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Monday, February 18, 2008

 
Dirk Removes the Blinkers from The Direct Market -- I had meant to post something late last week about the ridiculous 2007 Bookscan analysis Brian Hibbs posted at Newsarama, but Dirk Deppey beat me to the punch.

This is all policy-wonk, inside-baseball stuff, so if you're bored of the talk of comics retailing and the future of comics, feel free to click over to Comics Continuum and read about what's happening in next week's issue of Justice Society or whatever.

If you are interested in where comics retailing is going, though -- especially in the heinous self-deception that otherwise smart guys likes Hibbs subscribe to in order to tell themselves all is well within the terribly broken direct market -- please read Dirk's deconstruction of Hibbs's Bookscan analysis.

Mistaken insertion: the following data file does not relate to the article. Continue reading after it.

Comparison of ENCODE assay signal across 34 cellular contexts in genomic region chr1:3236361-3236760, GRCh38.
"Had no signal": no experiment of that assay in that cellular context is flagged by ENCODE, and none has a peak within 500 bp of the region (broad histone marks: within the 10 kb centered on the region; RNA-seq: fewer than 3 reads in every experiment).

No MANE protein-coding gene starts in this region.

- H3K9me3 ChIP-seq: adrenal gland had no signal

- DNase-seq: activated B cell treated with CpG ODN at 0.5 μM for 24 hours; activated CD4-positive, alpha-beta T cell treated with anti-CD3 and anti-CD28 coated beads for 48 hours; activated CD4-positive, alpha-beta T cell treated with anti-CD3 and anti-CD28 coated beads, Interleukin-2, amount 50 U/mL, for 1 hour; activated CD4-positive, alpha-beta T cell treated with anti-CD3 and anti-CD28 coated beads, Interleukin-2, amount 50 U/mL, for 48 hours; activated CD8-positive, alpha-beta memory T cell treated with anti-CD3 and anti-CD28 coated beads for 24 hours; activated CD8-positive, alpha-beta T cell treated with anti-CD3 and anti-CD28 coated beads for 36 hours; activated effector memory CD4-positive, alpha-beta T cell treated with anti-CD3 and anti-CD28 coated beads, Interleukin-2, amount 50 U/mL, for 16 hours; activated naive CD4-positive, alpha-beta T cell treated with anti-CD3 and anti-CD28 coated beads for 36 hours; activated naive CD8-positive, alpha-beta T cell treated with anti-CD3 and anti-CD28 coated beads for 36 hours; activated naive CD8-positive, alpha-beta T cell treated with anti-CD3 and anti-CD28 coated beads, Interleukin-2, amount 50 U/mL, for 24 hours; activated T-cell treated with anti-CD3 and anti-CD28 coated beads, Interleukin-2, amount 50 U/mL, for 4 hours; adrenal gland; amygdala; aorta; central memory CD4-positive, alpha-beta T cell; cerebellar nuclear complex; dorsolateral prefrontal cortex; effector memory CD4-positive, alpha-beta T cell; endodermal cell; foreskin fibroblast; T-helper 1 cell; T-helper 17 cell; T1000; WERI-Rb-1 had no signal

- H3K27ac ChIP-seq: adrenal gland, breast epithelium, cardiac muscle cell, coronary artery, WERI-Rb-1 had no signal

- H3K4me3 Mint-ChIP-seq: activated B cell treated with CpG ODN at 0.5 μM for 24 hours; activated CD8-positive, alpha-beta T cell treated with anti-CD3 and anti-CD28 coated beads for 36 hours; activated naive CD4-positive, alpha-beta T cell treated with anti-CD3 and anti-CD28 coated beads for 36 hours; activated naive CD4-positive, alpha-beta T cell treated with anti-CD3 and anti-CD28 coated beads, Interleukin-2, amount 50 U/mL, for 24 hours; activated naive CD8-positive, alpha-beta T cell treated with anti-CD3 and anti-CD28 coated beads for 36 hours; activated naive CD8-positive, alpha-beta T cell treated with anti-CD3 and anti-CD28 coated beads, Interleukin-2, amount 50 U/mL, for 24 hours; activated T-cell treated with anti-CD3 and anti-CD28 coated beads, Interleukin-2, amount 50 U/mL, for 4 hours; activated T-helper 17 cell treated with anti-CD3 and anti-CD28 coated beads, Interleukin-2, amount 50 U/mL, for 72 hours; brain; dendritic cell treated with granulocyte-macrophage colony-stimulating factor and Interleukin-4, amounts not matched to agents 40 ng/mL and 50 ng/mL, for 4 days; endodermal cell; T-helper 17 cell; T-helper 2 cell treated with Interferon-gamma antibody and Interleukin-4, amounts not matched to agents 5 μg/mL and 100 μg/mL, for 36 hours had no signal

Dirk's common-sense, home-run point is obvious to anyone who actually dares to step out of the shadows of the direct market and into the light of the greater overall marketplace for comics and graphic novels:
"How are companies like Drawn & Quarterly and Fantagraphics managing to afford all those pricey hardcovers that they’ve been releasing lately? And where do they go? Do Chris Oliveros, Brett Warnock, Kim Thompson and Dan Nadel all get together in some hidden forest somewhere, back dumptrucks into a big bonfire and burn copies of Storeyville and Acme Novelty Datebook while they dance around laughing? How long before the credit-card companies and investment bankers who are probably supplying the money for all of this get wise? I really should update my resumé, shouldn’t I?"
It always makes me sad to read someone intelligent like Brian Hibbs distorting the truth about the direct market and the ongoing transformation of the comics industry; but at times like these, I remind myself of the phone call I received from Hibbs a few years back in which he told me, quite seriously, that "everyone who reads Love and Rockets also reads Superman."